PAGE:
My note on article of the same title from knowledge@wharton (2017).
- Agile management is fast and flexible and could provide high management with higher visibility.
- Shall put the clients first and gets them involved in product development.
- Adopting agile management would require major change in company culture and structure.
- It’s continual tweaks to process and outcomes necessitate close cooperation among team members.
- Some agile companies are asking home-based workers to return to the office in order to facilitate closer collaboration.
- Agile management would likely to work better in software and IT related fields.
Origin of Agile Management
Agile management originated in software development but has been spreading to other fields. The agile approach enables teams to adapt continually and to respond swiftly to new information. People collaborate in transparent small teams. To avoid launching products or services that the customers don’t want, agile teams include the client in early stages of development.
Agile management means shifting the emphasis on shareholder value to the client. Teams work iteratively, in short cycles. Agile management values taking risks, trial and error, and learning from mistakes.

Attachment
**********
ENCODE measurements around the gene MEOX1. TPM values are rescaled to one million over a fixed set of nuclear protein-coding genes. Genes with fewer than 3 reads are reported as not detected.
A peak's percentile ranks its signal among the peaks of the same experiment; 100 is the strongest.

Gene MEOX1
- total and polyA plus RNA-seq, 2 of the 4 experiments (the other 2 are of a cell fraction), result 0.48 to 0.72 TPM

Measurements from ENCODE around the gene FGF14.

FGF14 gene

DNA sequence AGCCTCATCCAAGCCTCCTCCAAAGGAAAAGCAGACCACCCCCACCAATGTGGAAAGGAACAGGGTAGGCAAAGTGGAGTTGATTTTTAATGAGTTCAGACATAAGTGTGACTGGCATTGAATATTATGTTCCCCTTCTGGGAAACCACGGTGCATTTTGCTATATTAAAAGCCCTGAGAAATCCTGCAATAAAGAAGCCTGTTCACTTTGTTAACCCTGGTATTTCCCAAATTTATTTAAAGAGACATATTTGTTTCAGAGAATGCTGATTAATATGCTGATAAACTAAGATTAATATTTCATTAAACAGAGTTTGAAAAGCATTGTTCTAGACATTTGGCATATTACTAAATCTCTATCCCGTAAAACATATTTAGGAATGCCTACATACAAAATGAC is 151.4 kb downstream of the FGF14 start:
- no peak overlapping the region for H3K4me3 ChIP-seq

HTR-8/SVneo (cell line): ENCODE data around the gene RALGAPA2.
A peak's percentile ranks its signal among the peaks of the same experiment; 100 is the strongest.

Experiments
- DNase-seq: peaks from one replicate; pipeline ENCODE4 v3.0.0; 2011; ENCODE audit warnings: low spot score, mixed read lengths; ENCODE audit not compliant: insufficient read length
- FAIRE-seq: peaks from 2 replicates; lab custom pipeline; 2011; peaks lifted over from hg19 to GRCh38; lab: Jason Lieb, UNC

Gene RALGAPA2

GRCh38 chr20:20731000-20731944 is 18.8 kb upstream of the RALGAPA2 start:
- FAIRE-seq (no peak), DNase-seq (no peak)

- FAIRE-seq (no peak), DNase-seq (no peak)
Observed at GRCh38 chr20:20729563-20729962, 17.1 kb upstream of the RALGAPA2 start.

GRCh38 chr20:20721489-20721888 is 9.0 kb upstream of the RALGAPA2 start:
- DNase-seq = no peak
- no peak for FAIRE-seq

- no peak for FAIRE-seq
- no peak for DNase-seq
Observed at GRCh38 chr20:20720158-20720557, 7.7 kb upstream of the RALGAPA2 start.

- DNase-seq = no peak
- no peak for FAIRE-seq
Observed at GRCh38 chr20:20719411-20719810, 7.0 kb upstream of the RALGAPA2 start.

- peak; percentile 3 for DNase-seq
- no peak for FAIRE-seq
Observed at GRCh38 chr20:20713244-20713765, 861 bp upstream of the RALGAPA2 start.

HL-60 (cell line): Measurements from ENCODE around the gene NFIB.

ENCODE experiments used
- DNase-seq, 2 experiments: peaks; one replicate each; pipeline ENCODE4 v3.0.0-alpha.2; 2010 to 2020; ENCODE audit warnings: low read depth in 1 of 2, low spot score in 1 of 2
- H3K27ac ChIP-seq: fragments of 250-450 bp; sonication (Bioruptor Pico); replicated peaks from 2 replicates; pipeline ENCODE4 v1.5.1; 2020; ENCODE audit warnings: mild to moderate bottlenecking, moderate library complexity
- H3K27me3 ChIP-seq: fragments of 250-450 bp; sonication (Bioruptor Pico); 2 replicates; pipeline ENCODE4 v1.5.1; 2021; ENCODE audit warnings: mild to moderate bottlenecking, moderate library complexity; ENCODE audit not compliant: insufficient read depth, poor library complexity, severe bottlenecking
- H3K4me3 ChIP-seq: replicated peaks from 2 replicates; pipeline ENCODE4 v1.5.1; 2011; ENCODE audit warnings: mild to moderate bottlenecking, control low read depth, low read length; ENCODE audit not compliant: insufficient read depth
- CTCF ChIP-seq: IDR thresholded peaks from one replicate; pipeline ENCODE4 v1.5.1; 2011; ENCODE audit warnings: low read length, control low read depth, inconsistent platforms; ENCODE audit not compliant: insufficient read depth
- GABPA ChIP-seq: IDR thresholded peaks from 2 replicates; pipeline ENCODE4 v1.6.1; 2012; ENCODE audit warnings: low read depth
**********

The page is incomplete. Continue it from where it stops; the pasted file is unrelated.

Traditional planning-based approaches make assumptions about the future which usually don’t hold up while agile management accepts uncertainty. Failures surface quickly, allowing teams to change direction and react quickly to the changing scenarios.
Agile management success
Few researchers have examined agile management’s success in larger organizations, but one large international study by Pedro Serrador and Jeffrey K. Pinto found that agile management improved the chances of project success in terms of efficiency and stakeholder satisfaction.
Agile management is also found to work best in software- and IT-intensive fields such as high technology, health care and professional services.
“Agile might represent the ‘jazz’ of project management: improvisatory, tolerant of risk-taking, comfortable with no conductor (or top-down direction), reactive to what other team members are doing, and even responsive to how the end user (audience) is reacting.”
Agile management requires a rethinking of workplace culture and structure. To encourage creative teamwork and to ease the shift to agile management, IBM, for example, has called its telecommuters back to its redesigned open-plan office.
Some experts believe agile management may spell the end of the gig economy. Whether personal contact is indeed essential for agile management success is unclear, but management professor Peter Cappelli and Anna Tavis, a professor of human capital management recommend hiring and training a dedicated workforce at least in core areas.
However, merely putting teams together in one room won’t make them work in a more agile way. Companies must give employees space to try new things, encourage them to create and innovate together, and allow them to fail.